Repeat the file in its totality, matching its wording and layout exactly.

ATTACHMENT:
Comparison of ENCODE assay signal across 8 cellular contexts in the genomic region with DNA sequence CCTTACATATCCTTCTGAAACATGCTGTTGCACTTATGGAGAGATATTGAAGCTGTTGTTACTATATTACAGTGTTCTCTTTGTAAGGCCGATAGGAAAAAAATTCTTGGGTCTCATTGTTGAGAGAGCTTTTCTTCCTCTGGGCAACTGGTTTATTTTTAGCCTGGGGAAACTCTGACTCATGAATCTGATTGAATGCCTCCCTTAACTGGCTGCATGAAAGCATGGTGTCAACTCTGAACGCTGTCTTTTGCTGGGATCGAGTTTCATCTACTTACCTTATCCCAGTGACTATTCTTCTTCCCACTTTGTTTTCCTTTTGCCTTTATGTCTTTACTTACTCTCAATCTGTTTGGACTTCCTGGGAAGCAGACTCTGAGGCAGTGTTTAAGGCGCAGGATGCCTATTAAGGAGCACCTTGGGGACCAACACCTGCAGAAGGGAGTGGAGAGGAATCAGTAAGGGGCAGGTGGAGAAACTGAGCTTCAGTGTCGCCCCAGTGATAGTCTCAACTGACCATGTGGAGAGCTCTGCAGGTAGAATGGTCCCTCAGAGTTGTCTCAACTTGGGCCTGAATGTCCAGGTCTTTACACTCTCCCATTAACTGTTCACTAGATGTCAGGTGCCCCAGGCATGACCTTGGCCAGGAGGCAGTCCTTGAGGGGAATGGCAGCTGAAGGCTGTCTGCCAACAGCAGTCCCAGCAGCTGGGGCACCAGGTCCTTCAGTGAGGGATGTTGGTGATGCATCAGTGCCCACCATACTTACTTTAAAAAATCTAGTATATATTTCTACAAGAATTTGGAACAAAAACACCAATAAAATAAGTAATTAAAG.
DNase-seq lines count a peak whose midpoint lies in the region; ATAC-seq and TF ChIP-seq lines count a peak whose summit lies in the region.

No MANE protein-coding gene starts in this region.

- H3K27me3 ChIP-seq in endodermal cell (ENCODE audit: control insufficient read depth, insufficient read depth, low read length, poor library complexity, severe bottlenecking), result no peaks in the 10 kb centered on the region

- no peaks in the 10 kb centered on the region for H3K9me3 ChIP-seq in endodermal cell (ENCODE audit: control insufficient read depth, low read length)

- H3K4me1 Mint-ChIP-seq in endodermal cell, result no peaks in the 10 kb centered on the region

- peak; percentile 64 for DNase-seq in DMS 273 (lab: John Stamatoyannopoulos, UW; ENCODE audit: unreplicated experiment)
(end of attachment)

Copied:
Comparison of ENCODE assay signal across 8 cellular contexts in the genomic region with DNA sequence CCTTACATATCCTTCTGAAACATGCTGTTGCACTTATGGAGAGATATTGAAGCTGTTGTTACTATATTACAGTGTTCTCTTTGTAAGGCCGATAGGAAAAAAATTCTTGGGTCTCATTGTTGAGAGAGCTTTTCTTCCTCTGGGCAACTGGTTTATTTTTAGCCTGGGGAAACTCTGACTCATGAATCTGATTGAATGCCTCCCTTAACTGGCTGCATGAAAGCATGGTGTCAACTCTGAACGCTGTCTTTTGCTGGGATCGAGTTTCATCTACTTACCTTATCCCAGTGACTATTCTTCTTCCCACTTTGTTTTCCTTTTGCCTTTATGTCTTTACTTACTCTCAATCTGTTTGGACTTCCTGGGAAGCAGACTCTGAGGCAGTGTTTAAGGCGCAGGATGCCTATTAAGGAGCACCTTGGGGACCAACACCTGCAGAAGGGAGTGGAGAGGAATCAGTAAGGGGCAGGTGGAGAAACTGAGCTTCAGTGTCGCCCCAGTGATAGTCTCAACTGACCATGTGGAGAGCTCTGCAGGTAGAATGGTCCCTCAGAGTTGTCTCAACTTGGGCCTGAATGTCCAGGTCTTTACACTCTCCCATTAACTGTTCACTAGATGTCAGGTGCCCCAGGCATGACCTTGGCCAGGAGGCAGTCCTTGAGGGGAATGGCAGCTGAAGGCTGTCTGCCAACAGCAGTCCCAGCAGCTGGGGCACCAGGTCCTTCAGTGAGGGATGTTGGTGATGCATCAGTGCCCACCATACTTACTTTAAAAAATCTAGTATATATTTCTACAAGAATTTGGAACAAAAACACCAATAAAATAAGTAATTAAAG.
DNase-seq lines count a peak whose midpoint lies in the region; ATAC-seq and TF ChIP-seq lines count a peak whose summit lies in the region.

No MANE protein-coding gene starts in this region.

- H3K27me3 ChIP-seq in endodermal cell (ENCODE audit: control insufficient read depth, insufficient read depth, low read length, poor library complexity, severe bottlenecking), result no peaks in the 10 kb centered on the region

- no peaks in the 10 kb centered on the region for H3K9me3 ChIP-seq in endodermal cell (ENCODE audit: control insufficient read depth, low read length)

- H3K4me1 Mint-ChIP-seq in endodermal cell, result no peaks in the 10 kb centered on the region

- peak; percentile 64 for DNase-seq in DMS 273 (lab: John Stamatoyannopoulos, UW; ENCODE audit: unreplicated experiment)